The saying “you get what you pay for” is especially true of hearing aids, and though modern hearing aids are designed to be more effective than ever, they’re not exactly inexpensive, either.
Fortunately, modern digital hearing aids, while not cheap, ARE becoming more inexpensive, in the same manner that most consumer electronics are becoming more affordable (A 20-inch high-definition TV cost $1,200 in 1999; it costs just $84 today). And when you think about it, we tend to spend a lot more money on things that simply do not improve our quality of life to the extent that a pair of hearing aids can.
Let’s say, for instance, that a pair of hearing aids costs $5,000. Presuming the hearing aids last 5 years, that equates to a monthly cost of only $83.33 per month. Many people spend more money on their cable television bill, and that’s why the majority of our patients openly confess that while the initial price seems large, the monthly expense, relative to the benefit they receive from better hearing, is more than worth the cost.
So you have to ask yourself, would you be prepared to invest less than $100 per month to have better conversations and relationships with your family and friends? Most people would, and that’s why so many people decide to invest in hearing aids.
But once you elect to invest in hearing aids, what are your methods for paying for them? Despite common beliefs, you have a range of potential options.
Financing options for hearing aids
The first mistake people make is assuming that no financial assistance is possible. Even though finding help can be frustrating at times, there are in fact a range of resources that you should inquire about before choosing to hand over a full cash payment. Here are some of the steps we suggest taking:
- Start by talking to your private insurance provider. While private insurance varies by company and by state, many people find that their private insurance provides some form of assistance with hearing aids.
- Consider utilizing a medical flexible spending account. This is a special kind of account you can use to set aside money (pre-tax) to pay for out-of-pocket medical costs.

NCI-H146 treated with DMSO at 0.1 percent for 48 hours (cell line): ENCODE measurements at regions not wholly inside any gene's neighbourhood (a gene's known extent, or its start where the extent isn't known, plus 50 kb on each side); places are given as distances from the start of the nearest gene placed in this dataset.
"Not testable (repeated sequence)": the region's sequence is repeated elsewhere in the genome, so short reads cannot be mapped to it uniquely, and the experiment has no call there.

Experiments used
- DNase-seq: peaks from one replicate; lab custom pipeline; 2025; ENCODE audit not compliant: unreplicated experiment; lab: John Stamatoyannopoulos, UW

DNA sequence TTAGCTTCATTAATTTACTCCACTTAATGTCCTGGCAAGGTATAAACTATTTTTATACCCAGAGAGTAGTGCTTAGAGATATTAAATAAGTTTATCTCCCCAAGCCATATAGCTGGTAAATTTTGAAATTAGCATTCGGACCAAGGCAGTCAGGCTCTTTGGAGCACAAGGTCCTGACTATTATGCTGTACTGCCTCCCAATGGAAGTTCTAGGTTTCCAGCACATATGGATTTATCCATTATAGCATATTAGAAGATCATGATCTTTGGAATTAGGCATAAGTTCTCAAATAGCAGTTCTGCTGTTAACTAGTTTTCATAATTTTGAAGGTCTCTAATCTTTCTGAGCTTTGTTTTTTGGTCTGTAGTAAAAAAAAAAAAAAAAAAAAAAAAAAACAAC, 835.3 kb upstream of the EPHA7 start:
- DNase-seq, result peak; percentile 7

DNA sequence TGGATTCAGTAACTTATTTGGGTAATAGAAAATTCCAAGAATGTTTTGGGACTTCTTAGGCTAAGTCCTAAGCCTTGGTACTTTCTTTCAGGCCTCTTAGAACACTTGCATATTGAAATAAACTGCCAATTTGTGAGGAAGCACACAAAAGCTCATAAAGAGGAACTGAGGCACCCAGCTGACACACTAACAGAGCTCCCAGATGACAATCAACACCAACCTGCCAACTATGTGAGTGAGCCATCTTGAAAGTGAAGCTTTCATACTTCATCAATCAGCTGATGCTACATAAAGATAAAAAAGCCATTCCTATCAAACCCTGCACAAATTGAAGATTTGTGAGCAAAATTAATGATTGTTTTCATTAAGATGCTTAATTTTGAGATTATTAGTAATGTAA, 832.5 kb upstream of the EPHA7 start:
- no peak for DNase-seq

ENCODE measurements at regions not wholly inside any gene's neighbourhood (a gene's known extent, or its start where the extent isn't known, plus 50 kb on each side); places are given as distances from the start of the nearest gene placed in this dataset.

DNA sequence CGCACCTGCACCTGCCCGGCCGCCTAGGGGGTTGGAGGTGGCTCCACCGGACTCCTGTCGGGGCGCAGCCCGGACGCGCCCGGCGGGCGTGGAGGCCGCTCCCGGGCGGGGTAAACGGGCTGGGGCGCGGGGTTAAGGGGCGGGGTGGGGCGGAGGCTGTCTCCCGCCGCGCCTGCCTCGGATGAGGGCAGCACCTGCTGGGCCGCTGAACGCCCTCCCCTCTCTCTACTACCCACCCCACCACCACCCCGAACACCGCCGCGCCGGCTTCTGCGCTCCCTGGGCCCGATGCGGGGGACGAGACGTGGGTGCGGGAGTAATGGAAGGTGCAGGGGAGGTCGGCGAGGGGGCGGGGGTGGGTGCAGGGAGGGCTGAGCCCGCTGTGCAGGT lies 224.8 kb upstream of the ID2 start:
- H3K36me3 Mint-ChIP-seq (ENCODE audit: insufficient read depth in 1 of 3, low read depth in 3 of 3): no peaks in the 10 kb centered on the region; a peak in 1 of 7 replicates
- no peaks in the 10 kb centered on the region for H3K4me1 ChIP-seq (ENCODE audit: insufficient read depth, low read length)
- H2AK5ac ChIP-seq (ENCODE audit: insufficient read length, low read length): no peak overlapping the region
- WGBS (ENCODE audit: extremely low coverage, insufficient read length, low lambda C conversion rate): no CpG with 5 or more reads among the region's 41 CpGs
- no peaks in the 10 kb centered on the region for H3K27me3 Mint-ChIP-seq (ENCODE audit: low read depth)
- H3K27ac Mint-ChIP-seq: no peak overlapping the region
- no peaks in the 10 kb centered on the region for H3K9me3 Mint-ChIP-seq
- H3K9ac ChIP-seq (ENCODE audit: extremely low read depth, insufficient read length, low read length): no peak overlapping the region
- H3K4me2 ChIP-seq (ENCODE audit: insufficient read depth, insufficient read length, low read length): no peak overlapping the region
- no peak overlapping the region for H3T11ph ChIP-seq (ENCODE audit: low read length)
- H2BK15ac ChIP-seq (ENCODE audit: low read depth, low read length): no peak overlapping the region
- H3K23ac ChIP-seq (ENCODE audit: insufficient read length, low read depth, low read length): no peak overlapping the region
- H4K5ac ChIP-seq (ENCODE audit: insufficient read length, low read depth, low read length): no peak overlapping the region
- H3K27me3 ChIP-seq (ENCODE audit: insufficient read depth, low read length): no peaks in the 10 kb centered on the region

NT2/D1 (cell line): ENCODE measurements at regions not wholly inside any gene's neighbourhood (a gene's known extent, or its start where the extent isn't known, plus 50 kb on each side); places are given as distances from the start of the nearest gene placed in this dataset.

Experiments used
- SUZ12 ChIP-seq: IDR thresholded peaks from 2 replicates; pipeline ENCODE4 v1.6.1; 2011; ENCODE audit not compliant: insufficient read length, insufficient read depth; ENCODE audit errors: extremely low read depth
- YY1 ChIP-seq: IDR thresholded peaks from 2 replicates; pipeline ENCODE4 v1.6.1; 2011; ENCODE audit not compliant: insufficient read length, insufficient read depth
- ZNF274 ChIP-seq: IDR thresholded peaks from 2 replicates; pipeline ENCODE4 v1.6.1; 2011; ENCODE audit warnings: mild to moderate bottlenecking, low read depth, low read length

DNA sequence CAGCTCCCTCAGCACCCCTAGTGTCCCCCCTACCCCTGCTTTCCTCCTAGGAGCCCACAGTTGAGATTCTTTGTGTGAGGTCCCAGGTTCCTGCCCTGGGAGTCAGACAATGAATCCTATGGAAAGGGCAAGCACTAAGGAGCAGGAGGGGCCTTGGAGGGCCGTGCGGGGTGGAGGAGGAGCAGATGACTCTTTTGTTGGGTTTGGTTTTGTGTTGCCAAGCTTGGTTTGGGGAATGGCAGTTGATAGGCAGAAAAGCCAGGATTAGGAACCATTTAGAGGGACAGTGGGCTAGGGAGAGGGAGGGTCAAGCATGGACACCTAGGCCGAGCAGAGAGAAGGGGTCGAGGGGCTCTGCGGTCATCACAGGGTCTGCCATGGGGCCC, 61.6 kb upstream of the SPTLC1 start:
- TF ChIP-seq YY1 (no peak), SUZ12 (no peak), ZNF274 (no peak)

- Check your Medicare and Medicaid benefits. This is not the most usual way to help pay for hearing aids, but Medicare and Medicaid do offer benefits in certain limited scenarios.
- Call your local VA office if you’re a veteran. Veterans may obtain benefits that can help partially or totally pay for hearing aids. Check with your local VA office for additional information.
- Search for charitable organizations that provide hearing aids or financial assistance. If you meet the financial criteria, there are numerous charitable organizations that offer hearing aids or financial assistance for hearing aids. We’ll share some resources for you in the next section.
- Check out your state’s vocational rehabilitation program. If hearing aids are necessary for employment, your state may help you pay for them through its vocational rehabilitation program.
- Consider financing your hearing aids. Numerous programs can be found, including CareCredit, which works like a credit card but is exclusive to healthcare services.
There are far too many options and resources to try to list, and many programs are specific to the state you reside in or to the specific organizations you’re affiliated with. So, instead of browsing a long list of resources, it’s best to search for programs specific to your state or situation. For example, carrying out a Google search for “hearing aid funding in
You might also want to take a look at the listing of financial resources from the
Better Hearing Institute and the Hearing Loss Association of America, both of which list programs by state and incorporate lists of a variety of charitable organizations.
If you’re still not certain where to begin, or are having problems finding information, don’t hesitate to give us a call. We can point you in the right direction and can help you discover the financing option that works best for you. Your hearing is worth it—give us a call today!